The Watchman



February 4, 1908

God's Test of Obedience


God will test all, even as he tested Adam and Eve, to see whether they will be obedient. Our loyalty or disloyalty will decide our destiny. Since the fall of Adam, men in every age have excused themselves for sinning, charging God with their sin, saying that they could not keep his commandments. This is the insinuation Satan cast at God in heaven. But the plea, “I cannot keep the commandments,” need never be presented to God; for before him stands the Saviour, the marks of the crucifixion upon his body, a living witness that the law can be kept. It is not that men cannot keep the law, but that they will not. SW February 4, 1908, par. 1

Today men dare to charge Christ with being a Sabbath-breaker. Those who make this charge, made by the scribes and Pharisees, place themselves on the side of the enemy of God, and directly contradict Christ's teaching. With sacrilegious words the Pharisees charged him with transgression, and if they could have fastened this crime upon him, as they flattered themselves they could do, they would have been able to prove that he would have to be sentenced by the very law he had given. But they could not prove in a single instance that his works were not in perfect harmony with the law. SW February 4, 1908, par. 2

In his human nature Christ rendered perfect obedience to the law of God, thus proving to all that this law can be kept. He endured the death penalty himself, not to abrogate the law, not to immortalize sin, but to take away sin. It is because he has borne the punishment that man can have a second probation. He may, if he will, return to his loyalty. But if he refuses to obey the commands of God, if he rejects the warnings and messages God sends, choosing rather to echo the words of the deceiver, he is willingly ignorant, and the condemnation of God is upon him. He chooses disobedience because obedience means lifting the cross, and practicing self-denial. SW February 4, 1908, par. 3

The natural mind leans toward pleasure and self-gratification. It is Satan's policy to manufacture an abundance of this. He seeks to fill the minds of men with a desire for worldly amusement, that they may have no time to ask themselves the question, How is it with my soul? The love of pleasure is infectious. Given up to this, the mind hurries from one point to another, ever seeking for some amusement. Obedience to the law of God counteracts this inclination, and builds barriers against ungodliness. Each person, as a rational human being, is under the most sacred obligation to obey the law. The Spirit has been provided to enable all to do this. Those who transgress the law by resting on the first day of the week instead of on the seventh, bear false witness to the world. God desires his people to uphold the dignity of his law by resting on the seventh day, his memorial of creation. SW February 4, 1908, par. 4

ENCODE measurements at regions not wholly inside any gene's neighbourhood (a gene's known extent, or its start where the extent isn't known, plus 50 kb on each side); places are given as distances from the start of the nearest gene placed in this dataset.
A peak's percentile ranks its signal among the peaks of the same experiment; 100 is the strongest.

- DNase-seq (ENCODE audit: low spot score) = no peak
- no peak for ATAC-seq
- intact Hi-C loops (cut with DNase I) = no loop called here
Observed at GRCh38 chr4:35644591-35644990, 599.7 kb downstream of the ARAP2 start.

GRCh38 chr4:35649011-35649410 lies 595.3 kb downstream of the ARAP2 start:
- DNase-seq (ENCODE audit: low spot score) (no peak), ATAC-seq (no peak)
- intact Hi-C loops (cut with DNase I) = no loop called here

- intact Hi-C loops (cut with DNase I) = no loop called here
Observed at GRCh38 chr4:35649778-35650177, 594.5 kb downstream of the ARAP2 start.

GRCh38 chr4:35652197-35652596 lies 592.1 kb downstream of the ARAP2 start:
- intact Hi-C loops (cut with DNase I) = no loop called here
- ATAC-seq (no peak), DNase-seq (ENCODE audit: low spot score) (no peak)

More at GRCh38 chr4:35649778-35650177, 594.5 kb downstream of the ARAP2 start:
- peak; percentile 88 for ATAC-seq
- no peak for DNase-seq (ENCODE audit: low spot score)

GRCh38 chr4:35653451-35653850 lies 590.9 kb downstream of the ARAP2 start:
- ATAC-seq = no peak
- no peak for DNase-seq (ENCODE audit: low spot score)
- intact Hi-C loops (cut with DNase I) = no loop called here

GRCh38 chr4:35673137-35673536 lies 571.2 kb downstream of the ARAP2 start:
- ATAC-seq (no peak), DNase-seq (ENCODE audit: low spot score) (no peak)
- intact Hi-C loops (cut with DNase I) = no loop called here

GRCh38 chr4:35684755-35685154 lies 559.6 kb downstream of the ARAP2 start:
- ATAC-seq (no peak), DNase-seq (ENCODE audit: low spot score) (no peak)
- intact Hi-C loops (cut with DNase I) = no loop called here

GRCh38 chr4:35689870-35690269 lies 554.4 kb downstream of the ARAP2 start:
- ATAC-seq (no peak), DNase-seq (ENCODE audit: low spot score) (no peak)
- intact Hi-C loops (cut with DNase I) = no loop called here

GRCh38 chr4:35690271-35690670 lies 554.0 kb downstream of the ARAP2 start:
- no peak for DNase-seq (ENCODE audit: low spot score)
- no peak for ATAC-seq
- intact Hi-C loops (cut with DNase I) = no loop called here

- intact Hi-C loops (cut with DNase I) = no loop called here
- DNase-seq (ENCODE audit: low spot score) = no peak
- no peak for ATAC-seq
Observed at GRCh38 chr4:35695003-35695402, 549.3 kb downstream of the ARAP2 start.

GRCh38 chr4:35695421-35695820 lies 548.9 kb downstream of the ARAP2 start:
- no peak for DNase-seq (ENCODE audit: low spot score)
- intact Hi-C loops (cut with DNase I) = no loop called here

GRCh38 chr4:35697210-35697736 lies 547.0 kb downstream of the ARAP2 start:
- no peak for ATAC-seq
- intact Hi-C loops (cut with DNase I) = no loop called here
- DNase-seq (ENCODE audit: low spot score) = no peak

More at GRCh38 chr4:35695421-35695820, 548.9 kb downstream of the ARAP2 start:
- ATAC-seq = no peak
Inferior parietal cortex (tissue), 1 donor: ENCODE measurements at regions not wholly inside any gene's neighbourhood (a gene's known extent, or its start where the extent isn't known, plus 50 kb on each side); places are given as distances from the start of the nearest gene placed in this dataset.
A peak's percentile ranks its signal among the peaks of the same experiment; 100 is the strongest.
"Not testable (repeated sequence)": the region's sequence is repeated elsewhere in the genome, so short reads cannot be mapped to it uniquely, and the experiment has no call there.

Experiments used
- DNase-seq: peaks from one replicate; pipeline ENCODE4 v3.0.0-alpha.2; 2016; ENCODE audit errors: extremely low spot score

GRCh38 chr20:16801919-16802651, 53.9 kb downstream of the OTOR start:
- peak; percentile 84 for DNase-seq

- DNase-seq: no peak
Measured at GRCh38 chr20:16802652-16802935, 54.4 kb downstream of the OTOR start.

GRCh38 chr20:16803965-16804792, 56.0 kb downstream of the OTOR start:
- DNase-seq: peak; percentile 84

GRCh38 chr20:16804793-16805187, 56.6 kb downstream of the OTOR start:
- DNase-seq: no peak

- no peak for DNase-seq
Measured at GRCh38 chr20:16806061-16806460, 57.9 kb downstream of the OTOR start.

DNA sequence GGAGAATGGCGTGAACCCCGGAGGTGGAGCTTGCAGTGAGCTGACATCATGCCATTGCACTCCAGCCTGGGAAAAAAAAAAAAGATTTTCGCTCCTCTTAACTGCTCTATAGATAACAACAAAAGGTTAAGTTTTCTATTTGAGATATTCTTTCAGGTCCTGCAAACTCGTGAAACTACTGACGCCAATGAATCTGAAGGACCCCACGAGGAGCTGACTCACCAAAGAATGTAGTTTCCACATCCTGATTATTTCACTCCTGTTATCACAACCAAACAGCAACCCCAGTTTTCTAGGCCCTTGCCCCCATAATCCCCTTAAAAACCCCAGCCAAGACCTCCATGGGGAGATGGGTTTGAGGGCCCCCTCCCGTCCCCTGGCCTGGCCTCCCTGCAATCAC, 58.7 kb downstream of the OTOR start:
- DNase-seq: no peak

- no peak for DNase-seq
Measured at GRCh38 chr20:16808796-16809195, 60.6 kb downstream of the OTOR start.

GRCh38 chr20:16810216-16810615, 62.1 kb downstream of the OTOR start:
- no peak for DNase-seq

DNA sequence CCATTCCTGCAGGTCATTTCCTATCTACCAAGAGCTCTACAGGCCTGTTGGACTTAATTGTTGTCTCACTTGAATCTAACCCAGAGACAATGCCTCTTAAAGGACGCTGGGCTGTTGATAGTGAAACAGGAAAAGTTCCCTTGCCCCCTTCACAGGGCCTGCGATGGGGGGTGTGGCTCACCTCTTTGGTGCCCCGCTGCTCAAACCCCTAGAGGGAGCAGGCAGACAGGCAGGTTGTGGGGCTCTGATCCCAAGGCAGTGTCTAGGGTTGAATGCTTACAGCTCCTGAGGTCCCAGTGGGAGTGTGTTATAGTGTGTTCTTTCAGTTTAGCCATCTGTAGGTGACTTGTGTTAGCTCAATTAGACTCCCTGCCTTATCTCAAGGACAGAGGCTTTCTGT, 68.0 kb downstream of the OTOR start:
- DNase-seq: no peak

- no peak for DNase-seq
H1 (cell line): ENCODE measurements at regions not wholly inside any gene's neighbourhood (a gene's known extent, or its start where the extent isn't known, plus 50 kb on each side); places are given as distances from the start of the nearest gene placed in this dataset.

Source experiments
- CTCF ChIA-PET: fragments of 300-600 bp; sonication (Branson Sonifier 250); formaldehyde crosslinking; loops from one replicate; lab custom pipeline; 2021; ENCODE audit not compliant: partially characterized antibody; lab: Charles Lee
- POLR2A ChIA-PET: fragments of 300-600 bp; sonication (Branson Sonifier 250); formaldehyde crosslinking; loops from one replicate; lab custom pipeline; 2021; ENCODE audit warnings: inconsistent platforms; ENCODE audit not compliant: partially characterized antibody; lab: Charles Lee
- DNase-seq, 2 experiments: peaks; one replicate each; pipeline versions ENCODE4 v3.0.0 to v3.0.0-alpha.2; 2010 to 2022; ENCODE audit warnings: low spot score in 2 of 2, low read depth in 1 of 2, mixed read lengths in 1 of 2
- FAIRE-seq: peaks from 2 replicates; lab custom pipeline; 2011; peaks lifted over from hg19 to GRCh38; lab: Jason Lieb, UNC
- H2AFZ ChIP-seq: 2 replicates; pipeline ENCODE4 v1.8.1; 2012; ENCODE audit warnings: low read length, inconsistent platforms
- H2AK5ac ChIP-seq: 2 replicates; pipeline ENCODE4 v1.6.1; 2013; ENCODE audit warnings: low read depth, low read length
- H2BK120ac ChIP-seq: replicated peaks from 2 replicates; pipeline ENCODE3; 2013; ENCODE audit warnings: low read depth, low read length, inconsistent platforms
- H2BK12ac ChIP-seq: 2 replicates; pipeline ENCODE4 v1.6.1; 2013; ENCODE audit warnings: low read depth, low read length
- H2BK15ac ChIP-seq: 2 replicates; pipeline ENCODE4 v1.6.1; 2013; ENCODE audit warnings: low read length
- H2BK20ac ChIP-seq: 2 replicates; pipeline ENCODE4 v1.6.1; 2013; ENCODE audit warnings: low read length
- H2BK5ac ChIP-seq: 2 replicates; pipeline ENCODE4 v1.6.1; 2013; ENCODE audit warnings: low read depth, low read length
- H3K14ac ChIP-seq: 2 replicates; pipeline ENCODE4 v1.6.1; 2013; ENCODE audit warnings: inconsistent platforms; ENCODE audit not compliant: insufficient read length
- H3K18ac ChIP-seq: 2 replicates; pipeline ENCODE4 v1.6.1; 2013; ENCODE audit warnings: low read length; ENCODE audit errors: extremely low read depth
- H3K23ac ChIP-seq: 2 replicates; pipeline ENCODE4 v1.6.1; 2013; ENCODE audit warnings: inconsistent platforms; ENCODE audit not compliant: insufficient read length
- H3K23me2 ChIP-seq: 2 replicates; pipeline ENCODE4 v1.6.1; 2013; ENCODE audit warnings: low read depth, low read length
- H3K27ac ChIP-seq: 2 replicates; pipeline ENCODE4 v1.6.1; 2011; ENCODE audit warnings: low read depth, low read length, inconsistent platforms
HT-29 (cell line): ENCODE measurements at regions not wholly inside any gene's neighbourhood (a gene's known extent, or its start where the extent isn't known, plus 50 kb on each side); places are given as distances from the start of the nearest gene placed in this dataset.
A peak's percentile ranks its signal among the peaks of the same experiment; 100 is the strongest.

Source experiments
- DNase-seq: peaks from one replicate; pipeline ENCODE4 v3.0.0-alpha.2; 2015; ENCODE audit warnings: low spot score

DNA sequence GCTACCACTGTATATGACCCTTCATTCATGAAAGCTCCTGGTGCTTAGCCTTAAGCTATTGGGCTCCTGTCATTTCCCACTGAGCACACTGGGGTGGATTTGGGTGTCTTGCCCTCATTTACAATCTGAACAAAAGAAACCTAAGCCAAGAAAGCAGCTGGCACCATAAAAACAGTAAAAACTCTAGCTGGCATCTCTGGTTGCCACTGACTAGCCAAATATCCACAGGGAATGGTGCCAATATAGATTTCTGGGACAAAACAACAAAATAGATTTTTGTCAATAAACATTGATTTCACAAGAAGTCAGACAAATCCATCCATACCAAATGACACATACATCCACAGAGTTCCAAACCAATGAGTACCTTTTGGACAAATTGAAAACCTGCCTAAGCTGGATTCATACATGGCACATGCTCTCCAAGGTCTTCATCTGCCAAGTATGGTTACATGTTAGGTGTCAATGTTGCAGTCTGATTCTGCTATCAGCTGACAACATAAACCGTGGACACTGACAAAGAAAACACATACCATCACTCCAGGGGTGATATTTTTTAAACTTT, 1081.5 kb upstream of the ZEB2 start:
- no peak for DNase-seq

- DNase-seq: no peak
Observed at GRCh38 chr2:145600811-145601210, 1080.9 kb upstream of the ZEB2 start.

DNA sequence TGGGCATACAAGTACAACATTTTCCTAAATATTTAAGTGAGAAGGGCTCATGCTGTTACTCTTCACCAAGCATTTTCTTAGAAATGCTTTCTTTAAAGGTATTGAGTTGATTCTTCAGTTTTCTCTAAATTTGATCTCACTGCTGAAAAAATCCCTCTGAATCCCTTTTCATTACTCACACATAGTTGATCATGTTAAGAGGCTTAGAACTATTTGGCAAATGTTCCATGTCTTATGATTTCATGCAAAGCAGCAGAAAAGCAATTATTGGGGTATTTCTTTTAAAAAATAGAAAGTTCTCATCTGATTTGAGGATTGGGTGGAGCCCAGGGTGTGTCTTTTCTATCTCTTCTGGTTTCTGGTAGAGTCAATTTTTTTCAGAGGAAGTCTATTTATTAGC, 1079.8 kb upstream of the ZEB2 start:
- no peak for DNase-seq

The ability to enjoy the riches of glory will be developed in proportion to the desire we have for these riches. How shall an appreciation of God and heavenly things be developed unless it is in this life? If the claims and cares of the world are allowed to engross all our time and attention, our spiritual powers weaken and die for lack of exercise. In a mind wholly given up to earthly things, every inlet through which light from heaven may enter, is closed. God's transforming grace cannot be felt on mind or character. The talents which should be used in active piety are ignored and neglected. How, then, can a response be made when the invitation is heard, “Come; for all things are now ready?” How is it possible for a man to receive the commendation, “Well done, good and faithful servant,” when he has been disobedient, unthankful, unholy, when he has trained his mind to disregard God's plainest requirements, and he loves the things of earth more than the things of heaven? SW February 4, 1908, par. 5

But by faith and prayer all may meet the requirements of the gospel. No man can be forced to transgress God's holy law. Temptation, however strong, is no excuse for sin; for divine grace is sufficient for us, and “the Lord's eyes are over the righteous, and his ears are open unto their prayers.” SW February 4, 1908, par. 6